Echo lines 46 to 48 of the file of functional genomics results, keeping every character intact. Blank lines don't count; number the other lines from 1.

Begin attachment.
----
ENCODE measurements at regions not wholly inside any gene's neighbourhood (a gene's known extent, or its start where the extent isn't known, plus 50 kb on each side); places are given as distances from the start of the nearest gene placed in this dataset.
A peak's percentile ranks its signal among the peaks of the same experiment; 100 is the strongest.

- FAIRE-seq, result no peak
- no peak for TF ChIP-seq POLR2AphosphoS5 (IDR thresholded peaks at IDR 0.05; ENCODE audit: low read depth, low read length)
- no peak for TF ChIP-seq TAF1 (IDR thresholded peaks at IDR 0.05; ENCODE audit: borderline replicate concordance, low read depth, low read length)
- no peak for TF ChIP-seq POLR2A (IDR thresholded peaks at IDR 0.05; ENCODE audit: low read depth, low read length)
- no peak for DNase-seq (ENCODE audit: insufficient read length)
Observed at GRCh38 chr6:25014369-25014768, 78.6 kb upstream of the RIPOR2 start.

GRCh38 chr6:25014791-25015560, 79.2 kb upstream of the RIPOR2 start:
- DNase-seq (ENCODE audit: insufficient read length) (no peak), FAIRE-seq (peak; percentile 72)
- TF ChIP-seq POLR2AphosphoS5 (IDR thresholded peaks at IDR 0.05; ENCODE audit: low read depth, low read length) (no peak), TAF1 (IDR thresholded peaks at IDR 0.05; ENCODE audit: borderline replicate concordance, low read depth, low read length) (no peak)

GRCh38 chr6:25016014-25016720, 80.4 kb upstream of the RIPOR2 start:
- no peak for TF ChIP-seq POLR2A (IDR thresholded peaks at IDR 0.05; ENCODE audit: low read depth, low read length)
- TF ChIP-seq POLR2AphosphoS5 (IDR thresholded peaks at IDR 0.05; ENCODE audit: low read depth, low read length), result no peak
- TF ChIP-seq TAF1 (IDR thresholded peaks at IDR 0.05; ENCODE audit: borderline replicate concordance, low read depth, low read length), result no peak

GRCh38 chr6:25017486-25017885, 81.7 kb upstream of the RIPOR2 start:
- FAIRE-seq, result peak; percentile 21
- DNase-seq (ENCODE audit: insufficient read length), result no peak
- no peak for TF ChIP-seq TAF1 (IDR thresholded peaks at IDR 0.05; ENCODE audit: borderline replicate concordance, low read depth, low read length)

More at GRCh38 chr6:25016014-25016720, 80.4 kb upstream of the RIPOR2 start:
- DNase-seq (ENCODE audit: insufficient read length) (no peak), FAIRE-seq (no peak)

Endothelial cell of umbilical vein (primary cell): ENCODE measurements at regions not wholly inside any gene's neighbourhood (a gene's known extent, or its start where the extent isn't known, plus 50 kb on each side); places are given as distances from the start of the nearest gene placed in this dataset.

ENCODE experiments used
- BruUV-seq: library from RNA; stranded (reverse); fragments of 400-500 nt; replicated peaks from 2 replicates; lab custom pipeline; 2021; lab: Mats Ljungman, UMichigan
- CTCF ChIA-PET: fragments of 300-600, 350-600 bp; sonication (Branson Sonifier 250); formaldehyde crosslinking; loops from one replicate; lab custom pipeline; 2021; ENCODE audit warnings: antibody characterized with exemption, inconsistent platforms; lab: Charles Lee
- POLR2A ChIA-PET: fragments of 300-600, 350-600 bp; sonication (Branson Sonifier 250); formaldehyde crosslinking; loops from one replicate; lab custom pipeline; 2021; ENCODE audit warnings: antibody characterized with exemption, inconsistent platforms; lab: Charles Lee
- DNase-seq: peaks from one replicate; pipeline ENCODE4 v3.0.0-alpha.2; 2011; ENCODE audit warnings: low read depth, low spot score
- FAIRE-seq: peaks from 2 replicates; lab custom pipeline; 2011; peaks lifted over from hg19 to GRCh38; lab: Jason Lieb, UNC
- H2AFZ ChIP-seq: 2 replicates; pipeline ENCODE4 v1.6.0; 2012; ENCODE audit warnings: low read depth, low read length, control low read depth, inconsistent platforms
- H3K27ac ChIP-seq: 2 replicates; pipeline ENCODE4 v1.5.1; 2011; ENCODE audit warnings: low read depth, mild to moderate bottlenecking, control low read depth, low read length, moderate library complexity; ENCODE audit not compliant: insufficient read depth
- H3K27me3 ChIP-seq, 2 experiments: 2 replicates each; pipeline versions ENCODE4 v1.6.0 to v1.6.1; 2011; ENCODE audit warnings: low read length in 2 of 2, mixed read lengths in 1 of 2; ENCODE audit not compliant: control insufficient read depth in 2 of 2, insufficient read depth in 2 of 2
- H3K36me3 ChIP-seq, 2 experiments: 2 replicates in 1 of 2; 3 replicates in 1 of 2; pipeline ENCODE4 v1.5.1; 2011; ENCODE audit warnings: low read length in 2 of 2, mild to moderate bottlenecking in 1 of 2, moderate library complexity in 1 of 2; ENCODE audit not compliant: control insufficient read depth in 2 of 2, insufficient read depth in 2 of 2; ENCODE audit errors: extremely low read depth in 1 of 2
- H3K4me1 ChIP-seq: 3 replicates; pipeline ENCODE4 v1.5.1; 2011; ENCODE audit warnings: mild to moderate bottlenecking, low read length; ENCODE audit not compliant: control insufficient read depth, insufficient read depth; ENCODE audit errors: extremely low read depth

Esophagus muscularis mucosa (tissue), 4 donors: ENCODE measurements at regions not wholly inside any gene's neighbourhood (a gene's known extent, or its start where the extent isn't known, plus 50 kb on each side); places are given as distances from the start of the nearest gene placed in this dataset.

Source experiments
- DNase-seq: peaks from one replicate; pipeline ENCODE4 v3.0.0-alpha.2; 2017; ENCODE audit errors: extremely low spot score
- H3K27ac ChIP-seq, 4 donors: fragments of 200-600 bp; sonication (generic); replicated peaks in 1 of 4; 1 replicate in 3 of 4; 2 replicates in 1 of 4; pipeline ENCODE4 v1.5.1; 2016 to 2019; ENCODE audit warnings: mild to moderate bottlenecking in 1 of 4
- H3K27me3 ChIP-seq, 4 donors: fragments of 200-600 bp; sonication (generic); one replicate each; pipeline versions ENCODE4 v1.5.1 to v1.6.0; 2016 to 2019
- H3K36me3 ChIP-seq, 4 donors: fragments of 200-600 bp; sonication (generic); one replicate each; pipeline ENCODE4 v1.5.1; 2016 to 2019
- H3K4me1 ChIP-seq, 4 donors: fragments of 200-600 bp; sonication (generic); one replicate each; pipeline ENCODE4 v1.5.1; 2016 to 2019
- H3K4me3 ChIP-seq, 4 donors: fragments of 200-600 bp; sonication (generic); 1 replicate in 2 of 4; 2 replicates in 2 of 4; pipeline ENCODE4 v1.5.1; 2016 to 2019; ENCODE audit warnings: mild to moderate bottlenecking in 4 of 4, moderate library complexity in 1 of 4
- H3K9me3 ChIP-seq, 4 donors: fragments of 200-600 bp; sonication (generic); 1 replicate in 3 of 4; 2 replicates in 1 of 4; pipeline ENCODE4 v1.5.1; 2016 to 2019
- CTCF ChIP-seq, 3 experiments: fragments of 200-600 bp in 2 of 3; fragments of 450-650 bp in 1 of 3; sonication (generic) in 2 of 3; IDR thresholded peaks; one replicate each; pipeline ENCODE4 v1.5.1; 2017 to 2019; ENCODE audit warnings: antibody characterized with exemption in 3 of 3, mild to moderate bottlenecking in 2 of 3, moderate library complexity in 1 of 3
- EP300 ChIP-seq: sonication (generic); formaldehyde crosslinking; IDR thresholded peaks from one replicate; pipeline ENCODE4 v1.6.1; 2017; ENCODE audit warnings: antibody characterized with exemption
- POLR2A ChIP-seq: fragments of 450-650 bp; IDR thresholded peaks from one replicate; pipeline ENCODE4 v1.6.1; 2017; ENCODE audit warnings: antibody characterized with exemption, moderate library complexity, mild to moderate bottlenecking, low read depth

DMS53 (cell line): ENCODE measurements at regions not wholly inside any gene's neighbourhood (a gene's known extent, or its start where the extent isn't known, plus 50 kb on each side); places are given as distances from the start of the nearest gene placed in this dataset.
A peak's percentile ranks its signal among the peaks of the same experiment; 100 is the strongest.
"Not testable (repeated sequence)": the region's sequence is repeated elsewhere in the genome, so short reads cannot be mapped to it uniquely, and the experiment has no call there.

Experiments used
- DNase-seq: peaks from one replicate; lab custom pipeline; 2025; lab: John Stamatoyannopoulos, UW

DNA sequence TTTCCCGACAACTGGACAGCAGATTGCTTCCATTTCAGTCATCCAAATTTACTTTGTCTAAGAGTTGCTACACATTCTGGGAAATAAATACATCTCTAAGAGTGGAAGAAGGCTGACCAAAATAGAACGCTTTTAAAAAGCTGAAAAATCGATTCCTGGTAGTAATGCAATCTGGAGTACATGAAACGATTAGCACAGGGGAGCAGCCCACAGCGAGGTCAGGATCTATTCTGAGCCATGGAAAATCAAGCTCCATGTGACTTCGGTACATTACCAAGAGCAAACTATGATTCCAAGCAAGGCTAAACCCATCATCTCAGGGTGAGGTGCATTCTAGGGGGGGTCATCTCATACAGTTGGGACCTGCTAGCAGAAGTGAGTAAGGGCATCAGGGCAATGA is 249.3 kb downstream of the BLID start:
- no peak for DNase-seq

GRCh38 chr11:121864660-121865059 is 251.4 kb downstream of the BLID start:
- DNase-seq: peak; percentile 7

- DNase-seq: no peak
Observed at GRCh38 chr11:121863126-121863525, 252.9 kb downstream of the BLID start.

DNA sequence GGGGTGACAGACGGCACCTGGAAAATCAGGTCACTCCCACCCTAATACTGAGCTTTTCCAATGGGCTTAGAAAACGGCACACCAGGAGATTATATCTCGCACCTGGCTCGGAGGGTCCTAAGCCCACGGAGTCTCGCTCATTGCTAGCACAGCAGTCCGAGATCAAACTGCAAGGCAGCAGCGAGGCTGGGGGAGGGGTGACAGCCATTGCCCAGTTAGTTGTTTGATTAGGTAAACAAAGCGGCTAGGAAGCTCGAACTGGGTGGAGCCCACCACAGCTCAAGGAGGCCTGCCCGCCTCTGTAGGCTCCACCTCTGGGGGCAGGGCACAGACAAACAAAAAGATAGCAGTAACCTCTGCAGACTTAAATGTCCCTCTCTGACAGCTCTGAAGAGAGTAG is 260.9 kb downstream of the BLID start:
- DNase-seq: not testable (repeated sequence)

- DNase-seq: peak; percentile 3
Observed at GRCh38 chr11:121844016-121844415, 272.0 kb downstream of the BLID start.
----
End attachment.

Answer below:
DMS53 (cell line): ENCODE measurements at regions not wholly inside any gene's neighbourhood (a gene's known extent, or its start where the extent isn't known, plus 50 kb on each side); places are given as distances from the start of the nearest gene placed in this dataset.
A peak's percentile ranks its signal among the peaks of the same experiment; 100 is the strongest.
"Not testable (repeated sequence)": the region's sequence is repeated elsewhere in the genome, so short reads cannot be mapped to it uniquely, and the experiment has no call there.